Iran Ups Oil Product Export as Sanctions Hurt Crude, Qasemi Says

Iran, holder of the world’s fourth-biggest proven crude reserves, is exporting more oil products as western sanctions reduce the amount of crude it ships overseas, the country’s oil minister said.

Iranian crude exports have fallen by about 20 percent and most of the volumes have been replaced by products, Oil Minister Rostam Qasemi told reporters today in Vienna, where the Organization of Petroleum Exporting Countries is meeting to determining production policy. He didn’t specify a timeframe for the decline in shipments.

“Part of our oil exports have been transformed into oil products,” Qasemi said. “There are many customers for oil products. We used to import gasoline and now we are exporters.”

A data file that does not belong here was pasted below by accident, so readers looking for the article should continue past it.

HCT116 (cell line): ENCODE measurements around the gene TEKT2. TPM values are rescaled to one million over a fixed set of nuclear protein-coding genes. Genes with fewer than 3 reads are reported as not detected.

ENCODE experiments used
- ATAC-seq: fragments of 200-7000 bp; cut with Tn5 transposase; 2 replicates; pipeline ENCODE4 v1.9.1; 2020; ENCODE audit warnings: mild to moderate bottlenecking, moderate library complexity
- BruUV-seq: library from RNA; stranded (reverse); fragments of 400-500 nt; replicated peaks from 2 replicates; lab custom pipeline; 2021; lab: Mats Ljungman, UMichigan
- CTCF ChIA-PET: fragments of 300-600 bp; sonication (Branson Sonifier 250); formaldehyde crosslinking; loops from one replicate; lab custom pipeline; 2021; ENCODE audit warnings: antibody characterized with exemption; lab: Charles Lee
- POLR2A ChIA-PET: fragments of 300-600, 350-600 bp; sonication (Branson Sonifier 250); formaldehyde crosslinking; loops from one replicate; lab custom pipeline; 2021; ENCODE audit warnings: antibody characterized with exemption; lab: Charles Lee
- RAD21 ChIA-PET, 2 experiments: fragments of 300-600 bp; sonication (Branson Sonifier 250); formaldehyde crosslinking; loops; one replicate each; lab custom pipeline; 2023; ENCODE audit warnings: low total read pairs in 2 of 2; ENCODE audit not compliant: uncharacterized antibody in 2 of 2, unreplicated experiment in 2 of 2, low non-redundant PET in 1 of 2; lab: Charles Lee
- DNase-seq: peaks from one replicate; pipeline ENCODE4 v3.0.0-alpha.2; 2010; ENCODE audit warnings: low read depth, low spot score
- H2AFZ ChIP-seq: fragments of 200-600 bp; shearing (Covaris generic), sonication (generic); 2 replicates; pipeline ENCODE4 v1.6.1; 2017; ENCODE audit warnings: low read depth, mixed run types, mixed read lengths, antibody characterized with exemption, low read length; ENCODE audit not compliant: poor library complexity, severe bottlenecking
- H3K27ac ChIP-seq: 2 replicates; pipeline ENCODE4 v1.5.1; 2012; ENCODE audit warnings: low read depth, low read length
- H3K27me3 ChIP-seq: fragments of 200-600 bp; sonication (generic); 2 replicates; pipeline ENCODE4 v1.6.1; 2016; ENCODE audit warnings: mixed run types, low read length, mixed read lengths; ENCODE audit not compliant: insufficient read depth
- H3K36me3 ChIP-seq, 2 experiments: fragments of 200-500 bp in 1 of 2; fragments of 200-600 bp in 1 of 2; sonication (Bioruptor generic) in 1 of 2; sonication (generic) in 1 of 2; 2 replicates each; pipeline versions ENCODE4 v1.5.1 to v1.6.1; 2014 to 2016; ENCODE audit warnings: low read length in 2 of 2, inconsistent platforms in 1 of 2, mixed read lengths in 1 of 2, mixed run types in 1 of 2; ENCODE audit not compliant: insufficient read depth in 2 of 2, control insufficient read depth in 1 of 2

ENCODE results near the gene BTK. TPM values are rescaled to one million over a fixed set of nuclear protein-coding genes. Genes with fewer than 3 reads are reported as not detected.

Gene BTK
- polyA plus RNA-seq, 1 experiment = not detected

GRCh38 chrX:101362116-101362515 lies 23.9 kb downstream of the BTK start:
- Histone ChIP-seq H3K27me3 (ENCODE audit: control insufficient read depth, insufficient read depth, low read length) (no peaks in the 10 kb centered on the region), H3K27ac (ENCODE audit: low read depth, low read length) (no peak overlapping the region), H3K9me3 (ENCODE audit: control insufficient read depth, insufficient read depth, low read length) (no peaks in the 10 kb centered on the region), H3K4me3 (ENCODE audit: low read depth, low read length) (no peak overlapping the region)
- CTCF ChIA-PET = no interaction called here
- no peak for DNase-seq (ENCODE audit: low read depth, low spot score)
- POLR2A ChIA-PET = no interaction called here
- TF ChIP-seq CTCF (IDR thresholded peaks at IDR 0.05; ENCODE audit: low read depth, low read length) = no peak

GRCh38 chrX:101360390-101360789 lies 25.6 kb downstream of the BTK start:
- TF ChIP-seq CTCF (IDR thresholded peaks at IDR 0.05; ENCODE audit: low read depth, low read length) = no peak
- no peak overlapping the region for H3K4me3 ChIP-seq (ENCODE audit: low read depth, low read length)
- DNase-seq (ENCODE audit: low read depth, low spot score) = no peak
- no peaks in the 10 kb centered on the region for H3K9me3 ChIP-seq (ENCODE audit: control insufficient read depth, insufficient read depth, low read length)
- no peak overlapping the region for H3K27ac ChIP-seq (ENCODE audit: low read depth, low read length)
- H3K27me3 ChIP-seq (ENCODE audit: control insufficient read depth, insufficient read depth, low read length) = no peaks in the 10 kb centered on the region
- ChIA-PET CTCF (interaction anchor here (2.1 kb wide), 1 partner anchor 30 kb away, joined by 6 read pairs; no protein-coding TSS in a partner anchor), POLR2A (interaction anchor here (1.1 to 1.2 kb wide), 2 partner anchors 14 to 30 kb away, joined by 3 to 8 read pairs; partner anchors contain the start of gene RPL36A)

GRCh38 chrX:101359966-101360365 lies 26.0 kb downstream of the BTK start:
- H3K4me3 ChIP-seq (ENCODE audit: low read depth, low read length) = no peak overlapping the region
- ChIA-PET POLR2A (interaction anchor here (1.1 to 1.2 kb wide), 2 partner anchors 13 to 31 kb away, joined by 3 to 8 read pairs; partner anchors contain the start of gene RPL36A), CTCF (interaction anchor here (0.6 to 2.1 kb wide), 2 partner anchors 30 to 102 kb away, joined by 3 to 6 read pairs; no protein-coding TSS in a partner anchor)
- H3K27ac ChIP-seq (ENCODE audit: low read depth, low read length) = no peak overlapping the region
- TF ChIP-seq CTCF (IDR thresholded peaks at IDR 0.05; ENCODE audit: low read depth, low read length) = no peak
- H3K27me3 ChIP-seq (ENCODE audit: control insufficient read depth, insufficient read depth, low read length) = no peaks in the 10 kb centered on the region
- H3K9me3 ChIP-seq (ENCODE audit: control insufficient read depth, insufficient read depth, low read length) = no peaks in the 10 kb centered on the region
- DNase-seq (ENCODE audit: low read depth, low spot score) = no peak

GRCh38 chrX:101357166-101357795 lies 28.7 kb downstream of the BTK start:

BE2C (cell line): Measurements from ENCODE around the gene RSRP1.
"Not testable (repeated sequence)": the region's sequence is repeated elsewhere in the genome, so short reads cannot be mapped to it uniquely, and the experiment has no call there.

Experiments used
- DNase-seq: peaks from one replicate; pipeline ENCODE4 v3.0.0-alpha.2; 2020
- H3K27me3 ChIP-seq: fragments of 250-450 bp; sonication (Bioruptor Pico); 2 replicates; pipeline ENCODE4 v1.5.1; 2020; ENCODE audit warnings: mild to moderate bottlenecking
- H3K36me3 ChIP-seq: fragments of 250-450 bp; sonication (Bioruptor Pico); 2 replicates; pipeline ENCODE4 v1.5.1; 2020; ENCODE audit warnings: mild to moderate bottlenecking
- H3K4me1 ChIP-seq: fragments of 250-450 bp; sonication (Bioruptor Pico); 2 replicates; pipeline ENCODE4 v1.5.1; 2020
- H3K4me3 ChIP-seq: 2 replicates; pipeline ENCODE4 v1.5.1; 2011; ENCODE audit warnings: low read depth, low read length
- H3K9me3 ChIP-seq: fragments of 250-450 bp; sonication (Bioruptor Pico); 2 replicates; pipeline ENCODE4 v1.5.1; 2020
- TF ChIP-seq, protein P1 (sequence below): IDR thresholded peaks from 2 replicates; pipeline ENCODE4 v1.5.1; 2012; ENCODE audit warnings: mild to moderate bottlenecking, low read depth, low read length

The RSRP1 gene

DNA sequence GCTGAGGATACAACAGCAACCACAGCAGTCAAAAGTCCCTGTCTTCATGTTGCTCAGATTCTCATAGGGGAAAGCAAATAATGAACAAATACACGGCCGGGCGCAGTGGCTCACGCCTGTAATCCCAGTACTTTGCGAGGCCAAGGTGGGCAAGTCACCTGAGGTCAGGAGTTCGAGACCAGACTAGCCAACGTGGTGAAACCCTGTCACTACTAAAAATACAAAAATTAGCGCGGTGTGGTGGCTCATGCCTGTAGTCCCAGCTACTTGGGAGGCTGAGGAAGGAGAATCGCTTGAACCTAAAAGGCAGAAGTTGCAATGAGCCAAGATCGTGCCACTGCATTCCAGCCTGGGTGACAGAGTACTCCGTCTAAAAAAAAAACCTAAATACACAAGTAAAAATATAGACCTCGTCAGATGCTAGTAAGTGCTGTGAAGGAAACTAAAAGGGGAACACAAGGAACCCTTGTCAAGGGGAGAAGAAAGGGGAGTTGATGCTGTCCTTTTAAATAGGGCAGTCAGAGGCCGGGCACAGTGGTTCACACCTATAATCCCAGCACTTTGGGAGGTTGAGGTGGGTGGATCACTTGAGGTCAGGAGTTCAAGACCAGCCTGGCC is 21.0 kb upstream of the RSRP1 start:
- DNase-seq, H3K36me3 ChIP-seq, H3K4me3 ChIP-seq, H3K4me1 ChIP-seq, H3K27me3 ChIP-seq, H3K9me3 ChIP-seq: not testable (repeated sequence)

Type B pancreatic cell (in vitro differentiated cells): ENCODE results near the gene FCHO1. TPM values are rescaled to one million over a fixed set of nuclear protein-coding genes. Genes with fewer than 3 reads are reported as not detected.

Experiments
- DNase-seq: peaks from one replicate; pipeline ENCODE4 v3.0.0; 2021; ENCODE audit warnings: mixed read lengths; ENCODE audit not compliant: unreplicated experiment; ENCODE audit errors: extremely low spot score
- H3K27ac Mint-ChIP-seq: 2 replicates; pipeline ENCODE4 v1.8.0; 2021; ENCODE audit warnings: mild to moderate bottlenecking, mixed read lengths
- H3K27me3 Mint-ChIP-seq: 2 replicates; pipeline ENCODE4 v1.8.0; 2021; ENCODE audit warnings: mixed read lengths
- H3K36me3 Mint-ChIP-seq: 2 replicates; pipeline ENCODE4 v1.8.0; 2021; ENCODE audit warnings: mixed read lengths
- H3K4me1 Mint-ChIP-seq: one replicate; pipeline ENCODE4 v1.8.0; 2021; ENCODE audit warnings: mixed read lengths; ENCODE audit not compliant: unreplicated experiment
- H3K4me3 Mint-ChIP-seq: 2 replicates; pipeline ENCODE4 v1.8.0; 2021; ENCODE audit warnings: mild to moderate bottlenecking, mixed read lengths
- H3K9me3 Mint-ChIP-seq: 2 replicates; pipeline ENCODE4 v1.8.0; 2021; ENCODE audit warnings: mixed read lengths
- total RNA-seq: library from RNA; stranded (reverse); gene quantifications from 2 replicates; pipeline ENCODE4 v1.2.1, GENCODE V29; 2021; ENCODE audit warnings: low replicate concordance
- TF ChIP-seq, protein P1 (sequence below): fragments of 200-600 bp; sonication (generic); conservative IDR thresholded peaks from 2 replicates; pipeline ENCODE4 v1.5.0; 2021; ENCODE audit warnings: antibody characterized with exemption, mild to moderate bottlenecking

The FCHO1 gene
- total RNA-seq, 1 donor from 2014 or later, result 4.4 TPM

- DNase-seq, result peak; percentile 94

Iran is under U.S. and European Union sanctions intended to halt its nuclear program, which they say is aimed at producing atomic weapons, while the government in Tehran says the project is for civilian purposes. The restrictions have curbed oil exports and complicated the Islamic republic’s repatriation of cash from crude sales.

Shipments from Iran are insured by the government as well as by the authorities of its customers, including China, Korea, India and Japan, Qasemi said.

The EU sanctions introduced last year barred 95 percent of the global fleet from conducting business in Iran because London-based underwriters arrange most of the insurance.

To contact the reporters on this story: Jake Rudnitsky in Moscow at jrudnitsky@bloomberg.net; Grant Smith in London at gsmith52@bloomberg.net

To contact the editor responsible for this story: Stephen Voss at sev@bloomberg.net

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